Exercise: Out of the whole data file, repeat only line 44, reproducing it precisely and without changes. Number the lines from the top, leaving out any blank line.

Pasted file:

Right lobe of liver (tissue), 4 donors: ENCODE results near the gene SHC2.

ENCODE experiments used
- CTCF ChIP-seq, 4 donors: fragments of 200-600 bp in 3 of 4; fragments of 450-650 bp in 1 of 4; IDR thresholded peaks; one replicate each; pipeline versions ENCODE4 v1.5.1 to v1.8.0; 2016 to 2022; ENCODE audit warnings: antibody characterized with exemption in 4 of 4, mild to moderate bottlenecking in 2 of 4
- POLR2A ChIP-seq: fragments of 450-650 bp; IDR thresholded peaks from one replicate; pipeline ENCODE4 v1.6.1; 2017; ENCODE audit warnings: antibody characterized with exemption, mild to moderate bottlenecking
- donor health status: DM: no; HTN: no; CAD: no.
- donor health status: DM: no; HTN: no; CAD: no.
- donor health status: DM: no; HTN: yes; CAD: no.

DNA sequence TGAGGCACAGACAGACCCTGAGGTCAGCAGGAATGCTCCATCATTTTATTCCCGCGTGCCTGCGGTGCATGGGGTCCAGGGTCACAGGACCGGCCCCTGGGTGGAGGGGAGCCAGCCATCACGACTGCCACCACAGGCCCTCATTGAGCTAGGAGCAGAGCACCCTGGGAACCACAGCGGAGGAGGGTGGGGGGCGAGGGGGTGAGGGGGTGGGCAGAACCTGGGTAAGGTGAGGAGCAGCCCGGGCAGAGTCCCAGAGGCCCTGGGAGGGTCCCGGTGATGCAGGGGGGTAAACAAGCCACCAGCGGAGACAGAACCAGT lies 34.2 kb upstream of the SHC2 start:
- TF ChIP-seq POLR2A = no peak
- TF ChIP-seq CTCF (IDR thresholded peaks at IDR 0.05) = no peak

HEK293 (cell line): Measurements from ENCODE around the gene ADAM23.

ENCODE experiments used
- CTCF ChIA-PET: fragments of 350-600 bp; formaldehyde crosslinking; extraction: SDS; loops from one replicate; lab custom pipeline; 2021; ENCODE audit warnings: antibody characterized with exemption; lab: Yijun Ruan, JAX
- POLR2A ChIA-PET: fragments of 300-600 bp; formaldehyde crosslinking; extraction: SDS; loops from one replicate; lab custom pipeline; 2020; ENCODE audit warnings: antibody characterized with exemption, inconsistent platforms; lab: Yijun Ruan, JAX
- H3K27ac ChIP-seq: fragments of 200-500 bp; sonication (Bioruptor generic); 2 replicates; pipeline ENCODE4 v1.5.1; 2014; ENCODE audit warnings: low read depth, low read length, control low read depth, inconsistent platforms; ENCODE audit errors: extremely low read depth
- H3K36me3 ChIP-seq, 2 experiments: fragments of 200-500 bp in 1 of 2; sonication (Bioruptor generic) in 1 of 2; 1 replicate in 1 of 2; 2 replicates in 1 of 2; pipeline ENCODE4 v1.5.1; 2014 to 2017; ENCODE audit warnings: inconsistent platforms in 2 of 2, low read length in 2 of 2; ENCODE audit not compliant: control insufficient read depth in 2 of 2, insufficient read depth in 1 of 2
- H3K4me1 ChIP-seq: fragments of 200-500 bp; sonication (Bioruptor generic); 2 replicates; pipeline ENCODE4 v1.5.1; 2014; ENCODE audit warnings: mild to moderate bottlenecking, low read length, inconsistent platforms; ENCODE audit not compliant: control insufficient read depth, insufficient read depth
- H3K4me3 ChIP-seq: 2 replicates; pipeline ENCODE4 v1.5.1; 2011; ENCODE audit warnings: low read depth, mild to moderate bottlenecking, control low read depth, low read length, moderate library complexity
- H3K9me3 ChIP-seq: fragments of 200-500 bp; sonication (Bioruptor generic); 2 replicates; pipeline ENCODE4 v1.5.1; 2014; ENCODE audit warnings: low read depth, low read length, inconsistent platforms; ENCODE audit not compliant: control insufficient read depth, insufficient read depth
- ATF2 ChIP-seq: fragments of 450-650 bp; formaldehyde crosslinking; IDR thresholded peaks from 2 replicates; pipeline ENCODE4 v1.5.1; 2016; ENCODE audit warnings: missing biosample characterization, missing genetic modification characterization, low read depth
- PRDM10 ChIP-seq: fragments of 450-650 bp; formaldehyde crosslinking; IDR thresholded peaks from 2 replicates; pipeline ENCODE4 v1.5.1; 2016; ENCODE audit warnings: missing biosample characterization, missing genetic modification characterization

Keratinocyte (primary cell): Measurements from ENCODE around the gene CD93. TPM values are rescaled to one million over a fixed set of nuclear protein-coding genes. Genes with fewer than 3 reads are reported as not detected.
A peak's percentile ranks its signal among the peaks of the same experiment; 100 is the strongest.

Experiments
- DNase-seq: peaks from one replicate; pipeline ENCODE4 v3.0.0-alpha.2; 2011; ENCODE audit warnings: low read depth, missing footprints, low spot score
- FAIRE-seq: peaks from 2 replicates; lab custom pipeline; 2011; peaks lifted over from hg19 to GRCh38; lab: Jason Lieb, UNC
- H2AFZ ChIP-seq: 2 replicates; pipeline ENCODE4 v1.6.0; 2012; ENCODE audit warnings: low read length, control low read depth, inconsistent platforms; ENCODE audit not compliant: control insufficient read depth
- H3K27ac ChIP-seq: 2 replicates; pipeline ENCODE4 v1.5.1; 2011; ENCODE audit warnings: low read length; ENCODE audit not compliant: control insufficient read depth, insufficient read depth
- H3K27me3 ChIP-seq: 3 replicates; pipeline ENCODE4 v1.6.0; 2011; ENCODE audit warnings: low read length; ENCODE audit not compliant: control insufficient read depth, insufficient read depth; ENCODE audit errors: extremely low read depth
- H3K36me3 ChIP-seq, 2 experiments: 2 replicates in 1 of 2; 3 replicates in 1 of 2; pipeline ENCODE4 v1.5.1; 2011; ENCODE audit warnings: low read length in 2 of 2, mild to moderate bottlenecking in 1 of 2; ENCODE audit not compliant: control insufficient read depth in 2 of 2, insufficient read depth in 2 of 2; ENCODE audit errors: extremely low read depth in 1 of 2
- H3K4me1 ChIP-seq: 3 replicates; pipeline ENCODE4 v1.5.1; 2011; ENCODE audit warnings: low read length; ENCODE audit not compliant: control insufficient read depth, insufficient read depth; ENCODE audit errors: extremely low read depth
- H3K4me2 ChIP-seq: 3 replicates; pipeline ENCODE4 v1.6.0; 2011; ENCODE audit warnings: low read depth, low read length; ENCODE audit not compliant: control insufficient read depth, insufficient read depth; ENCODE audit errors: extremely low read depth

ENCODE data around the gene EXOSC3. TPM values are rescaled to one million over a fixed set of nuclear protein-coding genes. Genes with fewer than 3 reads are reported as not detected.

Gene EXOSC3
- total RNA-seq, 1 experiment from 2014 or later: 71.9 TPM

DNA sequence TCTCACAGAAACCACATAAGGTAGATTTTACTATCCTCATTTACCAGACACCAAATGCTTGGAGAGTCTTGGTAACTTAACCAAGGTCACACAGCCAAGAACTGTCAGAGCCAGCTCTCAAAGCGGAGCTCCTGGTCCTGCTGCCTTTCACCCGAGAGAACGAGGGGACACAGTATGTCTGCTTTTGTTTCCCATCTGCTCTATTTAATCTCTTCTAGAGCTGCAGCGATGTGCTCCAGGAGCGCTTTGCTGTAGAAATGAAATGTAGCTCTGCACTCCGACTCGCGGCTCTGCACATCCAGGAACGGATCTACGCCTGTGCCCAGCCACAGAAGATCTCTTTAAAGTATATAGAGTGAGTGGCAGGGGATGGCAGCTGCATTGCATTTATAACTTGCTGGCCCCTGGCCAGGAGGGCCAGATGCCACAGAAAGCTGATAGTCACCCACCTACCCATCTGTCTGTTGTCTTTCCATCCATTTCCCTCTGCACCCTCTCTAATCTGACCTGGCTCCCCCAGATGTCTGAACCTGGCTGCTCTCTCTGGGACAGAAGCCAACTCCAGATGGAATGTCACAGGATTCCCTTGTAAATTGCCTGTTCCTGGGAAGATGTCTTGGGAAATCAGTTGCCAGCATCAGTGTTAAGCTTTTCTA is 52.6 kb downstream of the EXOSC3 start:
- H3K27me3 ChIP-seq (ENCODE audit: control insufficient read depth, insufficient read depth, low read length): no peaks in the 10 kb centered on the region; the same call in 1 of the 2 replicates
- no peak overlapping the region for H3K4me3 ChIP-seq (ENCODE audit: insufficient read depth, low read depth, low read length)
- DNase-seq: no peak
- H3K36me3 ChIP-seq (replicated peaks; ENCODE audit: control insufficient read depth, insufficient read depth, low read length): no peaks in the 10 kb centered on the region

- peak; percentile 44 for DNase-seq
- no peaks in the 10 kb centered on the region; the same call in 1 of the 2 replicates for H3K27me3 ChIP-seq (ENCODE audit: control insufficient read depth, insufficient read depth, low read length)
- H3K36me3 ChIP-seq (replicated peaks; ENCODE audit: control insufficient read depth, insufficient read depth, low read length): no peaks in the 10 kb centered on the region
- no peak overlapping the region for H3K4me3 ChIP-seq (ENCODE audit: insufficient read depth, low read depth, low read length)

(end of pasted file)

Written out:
- no peak overlapping the region for H3K4me3 ChIP-seq (ENCODE audit: insufficient read depth, low read depth, low read length)